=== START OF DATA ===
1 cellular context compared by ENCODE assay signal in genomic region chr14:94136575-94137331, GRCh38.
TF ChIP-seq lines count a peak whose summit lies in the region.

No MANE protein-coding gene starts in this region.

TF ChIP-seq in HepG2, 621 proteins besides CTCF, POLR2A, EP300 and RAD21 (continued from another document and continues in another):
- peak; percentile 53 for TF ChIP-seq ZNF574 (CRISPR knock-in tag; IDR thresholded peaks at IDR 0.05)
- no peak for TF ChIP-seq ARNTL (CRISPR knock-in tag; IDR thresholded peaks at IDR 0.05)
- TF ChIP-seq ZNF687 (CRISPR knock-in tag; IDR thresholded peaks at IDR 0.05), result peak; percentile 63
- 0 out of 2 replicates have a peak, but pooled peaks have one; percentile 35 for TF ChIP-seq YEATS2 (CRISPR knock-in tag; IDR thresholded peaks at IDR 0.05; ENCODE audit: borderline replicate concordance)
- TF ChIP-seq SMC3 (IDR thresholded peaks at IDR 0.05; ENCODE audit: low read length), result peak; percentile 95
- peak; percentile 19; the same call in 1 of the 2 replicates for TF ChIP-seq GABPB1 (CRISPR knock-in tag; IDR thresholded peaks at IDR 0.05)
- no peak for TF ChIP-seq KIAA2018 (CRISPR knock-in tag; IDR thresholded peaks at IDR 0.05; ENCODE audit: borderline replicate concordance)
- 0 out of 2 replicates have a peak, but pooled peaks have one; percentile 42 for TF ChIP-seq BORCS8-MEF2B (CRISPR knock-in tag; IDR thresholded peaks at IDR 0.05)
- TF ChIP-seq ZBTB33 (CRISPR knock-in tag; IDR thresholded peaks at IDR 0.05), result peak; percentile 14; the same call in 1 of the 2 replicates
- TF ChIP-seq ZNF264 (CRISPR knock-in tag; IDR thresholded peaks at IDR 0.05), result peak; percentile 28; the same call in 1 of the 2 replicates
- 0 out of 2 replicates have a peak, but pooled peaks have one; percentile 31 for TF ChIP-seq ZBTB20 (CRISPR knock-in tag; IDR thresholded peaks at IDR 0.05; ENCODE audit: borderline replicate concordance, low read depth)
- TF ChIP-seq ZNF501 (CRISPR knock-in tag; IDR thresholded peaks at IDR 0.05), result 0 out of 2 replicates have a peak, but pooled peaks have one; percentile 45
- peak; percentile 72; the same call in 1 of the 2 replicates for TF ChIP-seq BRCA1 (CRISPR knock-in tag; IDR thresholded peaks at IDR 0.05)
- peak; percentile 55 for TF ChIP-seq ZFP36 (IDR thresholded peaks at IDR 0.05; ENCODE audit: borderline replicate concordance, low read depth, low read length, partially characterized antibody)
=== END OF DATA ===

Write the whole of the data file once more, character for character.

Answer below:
1 cellular context compared by ENCODE assay signal in genomic region chr14:94136575-94137331, GRCh38.
TF ChIP-seq lines count a peak whose summit lies in the region.

No MANE protein-coding gene starts in this region.

TF ChIP-seq in HepG2, 621 proteins besides CTCF, POLR2A, EP300 and RAD21 (continued from another document and continues in another):
- peak; percentile 53 for TF ChIP-seq ZNF574 (CRISPR knock-in tag; IDR thresholded peaks at IDR 0.05)
- no peak for TF ChIP-seq ARNTL (CRISPR knock-in tag; IDR thresholded peaks at IDR 0.05)
- TF ChIP-seq ZNF687 (CRISPR knock-in tag; IDR thresholded peaks at IDR 0.05), result peak; percentile 63
- 0 out of 2 replicates have a peak, but pooled peaks have one; percentile 35 for TF ChIP-seq YEATS2 (CRISPR knock-in tag; IDR thresholded peaks at IDR 0.05; ENCODE audit: borderline replicate concordance)
- TF ChIP-seq SMC3 (IDR thresholded peaks at IDR 0.05; ENCODE audit: low read length), result peak; percentile 95
- peak; percentile 19; the same call in 1 of the 2 replicates for TF ChIP-seq GABPB1 (CRISPR knock-in tag; IDR thresholded peaks at IDR 0.05)
- no peak for TF ChIP-seq KIAA2018 (CRISPR knock-in tag; IDR thresholded peaks at IDR 0.05; ENCODE audit: borderline replicate concordance)
- 0 out of 2 replicates have a peak, but pooled peaks have one; percentile 42 for TF ChIP-seq BORCS8-MEF2B (CRISPR knock-in tag; IDR thresholded peaks at IDR 0.05)
- TF ChIP-seq ZBTB33 (CRISPR knock-in tag; IDR thresholded peaks at IDR 0.05), result peak; percentile 14; the same call in 1 of the 2 replicates
- TF ChIP-seq ZNF264 (CRISPR knock-in tag; IDR thresholded peaks at IDR 0.05), result peak; percentile 28; the same call in 1 of the 2 replicates
- 0 out of 2 replicates have a peak, but pooled peaks have one; percentile 31 for TF ChIP-seq ZBTB20 (CRISPR knock-in tag; IDR thresholded peaks at IDR 0.05; ENCODE audit: borderline replicate concordance, low read depth)
- TF ChIP-seq ZNF501 (CRISPR knock-in tag; IDR thresholded peaks at IDR 0.05), result 0 out of 2 replicates have a peak, but pooled peaks have one; percentile 45
- peak; percentile 72; the same call in 1 of the 2 replicates for TF ChIP-seq BRCA1 (CRISPR knock-in tag; IDR thresholded peaks at IDR 0.05)
- peak; percentile 55 for TF ChIP-seq ZFP36 (IDR thresholded peaks at IDR 0.05; ENCODE audit: borderline replicate concordance, low read depth, low read length, partially characterized antibody)